Leaving Libya

Founded in 2001 by former Jewish refugees from Libya and Egypt, Jews Indigenous to the Middle East and North Africa (JIMENA) was launched as a grassroots initiative to educate and engage Jewish institutional leaders, policymakers, Jewish college students, and members of the general public to the unknown personal and collective stories of the one million Jewish refugees from the Middle East and North Africa. Their mission is to achieve universal recognition for the heritage and contemporary history of Mizrahi and Sephardic Jews.

JIMENA’s Oral History Project aims to collect and preserve the personal histories of Jews who fled Arab lands and now live in the United States. Little has been done to document, preserve, and expose the personal and collective stories of trauma and loss experienced by Mizrahi and Sephardic Jews. Former Mizrahi and Sephardic refugees are part of an aging population and for the sake of Jewish history and historical accuracy in the Middle East and North Africa, we must ensure that their histories are properly documented. JIMENA’s growing archives of unedited film interviews, transcripts, written testimonies, and copies of documents are available to the public for research.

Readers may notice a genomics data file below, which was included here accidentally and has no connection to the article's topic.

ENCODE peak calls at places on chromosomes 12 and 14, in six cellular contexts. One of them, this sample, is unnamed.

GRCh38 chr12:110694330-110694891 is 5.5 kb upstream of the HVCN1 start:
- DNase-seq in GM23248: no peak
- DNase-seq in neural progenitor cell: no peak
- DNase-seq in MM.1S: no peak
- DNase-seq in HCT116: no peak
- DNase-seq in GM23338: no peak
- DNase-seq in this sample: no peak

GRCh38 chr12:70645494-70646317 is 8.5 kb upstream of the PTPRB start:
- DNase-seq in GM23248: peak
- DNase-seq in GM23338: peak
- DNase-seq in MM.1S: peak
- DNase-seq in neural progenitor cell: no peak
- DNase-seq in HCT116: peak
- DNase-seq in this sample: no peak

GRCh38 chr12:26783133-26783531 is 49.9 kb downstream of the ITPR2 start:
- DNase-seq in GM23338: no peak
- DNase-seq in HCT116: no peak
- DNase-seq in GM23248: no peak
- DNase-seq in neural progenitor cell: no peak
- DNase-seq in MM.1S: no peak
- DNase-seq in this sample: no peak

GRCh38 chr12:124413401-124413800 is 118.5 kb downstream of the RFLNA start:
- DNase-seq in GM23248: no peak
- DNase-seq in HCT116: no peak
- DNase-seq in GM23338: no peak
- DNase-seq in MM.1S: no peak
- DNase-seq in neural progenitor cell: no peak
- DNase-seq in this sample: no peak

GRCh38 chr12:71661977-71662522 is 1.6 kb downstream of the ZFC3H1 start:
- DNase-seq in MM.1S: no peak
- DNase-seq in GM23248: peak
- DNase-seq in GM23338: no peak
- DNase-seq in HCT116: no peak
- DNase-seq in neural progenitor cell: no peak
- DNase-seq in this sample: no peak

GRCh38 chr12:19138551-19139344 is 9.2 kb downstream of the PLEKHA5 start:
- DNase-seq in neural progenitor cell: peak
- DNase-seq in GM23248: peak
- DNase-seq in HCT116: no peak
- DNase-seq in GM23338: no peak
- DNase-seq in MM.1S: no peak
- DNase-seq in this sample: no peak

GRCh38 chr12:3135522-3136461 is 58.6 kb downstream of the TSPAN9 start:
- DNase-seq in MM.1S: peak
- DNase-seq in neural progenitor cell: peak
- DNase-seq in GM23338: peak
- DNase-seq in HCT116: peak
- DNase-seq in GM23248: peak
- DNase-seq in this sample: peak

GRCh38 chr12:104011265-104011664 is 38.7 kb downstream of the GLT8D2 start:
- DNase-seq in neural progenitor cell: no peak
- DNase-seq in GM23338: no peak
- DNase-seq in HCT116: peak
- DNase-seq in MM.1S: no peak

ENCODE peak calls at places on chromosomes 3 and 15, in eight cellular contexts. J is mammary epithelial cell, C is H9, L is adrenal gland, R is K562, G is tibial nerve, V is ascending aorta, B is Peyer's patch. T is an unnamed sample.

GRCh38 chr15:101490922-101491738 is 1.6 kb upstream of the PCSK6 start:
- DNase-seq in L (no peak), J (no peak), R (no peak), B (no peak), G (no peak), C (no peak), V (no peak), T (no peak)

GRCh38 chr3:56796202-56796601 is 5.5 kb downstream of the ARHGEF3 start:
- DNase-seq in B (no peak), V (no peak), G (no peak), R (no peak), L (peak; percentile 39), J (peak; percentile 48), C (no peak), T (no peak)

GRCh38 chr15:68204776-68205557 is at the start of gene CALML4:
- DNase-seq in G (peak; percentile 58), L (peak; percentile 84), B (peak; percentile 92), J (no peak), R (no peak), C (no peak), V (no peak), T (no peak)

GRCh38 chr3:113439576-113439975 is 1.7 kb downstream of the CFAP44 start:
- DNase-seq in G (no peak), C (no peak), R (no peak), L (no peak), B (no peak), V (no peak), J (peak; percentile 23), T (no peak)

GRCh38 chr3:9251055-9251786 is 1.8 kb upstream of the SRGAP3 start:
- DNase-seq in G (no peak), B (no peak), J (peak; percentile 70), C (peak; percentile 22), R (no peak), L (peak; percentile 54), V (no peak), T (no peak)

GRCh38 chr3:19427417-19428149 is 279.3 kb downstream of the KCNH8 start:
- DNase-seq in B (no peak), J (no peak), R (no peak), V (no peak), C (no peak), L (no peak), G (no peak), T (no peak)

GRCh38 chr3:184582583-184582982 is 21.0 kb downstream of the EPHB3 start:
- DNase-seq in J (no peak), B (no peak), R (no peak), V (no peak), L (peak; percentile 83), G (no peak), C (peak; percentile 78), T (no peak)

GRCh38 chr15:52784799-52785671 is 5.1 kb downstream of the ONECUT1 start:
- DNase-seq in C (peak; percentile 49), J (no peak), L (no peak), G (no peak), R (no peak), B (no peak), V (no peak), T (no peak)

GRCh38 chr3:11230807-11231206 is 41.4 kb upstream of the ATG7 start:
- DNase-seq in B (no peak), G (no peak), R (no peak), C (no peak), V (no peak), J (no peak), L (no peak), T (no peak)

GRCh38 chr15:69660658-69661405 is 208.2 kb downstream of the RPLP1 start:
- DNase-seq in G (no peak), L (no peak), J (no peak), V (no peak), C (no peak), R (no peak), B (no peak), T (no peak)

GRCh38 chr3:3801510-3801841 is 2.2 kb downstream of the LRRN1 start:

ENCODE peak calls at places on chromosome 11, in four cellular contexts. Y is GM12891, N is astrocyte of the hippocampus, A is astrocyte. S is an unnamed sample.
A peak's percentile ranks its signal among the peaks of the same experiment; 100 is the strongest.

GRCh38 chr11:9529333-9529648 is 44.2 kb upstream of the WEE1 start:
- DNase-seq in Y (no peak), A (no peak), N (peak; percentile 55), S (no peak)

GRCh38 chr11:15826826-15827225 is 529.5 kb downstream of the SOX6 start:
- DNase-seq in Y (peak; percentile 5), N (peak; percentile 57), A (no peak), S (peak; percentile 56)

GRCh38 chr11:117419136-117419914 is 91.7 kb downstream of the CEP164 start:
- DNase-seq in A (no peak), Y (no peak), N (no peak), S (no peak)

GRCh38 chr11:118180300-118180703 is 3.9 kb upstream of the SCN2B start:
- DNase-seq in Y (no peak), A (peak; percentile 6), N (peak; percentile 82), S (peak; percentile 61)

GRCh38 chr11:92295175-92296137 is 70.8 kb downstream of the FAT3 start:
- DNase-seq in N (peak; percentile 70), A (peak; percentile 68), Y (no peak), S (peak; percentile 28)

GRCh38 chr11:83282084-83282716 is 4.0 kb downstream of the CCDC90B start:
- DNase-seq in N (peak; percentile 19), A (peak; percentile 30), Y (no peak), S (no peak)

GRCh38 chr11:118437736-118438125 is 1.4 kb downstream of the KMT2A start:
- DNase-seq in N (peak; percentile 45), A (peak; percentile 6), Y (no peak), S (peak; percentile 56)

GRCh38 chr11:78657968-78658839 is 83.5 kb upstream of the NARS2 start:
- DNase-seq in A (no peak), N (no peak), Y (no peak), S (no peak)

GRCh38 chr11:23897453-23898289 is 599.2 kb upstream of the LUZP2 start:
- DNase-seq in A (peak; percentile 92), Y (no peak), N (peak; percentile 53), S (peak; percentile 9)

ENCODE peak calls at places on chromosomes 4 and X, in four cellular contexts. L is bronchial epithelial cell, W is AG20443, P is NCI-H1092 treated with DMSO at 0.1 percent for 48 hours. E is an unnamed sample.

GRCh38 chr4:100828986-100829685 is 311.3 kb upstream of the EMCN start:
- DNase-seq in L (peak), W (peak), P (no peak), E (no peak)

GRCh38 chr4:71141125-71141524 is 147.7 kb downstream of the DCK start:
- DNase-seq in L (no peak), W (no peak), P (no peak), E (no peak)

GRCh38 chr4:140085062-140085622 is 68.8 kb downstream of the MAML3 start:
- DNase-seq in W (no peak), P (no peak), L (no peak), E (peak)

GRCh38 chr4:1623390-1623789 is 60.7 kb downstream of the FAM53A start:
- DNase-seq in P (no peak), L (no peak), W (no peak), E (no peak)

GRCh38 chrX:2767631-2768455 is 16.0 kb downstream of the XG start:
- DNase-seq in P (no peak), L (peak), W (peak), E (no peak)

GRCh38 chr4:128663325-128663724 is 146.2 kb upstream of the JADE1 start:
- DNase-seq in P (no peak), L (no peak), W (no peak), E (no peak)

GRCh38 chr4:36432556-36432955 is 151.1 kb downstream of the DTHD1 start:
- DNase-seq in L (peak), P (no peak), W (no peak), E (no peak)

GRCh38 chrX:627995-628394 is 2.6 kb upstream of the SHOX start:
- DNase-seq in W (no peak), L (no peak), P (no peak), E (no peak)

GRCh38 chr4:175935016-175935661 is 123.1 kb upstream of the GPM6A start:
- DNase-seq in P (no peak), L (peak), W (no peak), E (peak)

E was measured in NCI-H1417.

Niv is honoured to share Doris Nachum’s testimony detailing life in Libya for her family in the late 60s and how they found safe harbour in Israel, and eventually America.

It was June 5 1967, the start of the Six-Day War. Doris Nachum was eight years old. Her house was built on top of a synagogue, in a part of Tripoli minutes from the port and sea.

“Whenever something happened in Israel,” Doris said, “it would not even be five minutes and there would be Arabs out in the street rioting and looking for Jews.”

On that day almost 20 Jews would die and house after house would be burned. The population of Libyan Jews in 1948 is estimated at nearly 40,000. By the time of the Six-Day War that number had dwindled to 7,000. Many left after a series of pogroms in 1945 and 1949, and after Libya gained its independence in 1951. Today not a single Jew remains.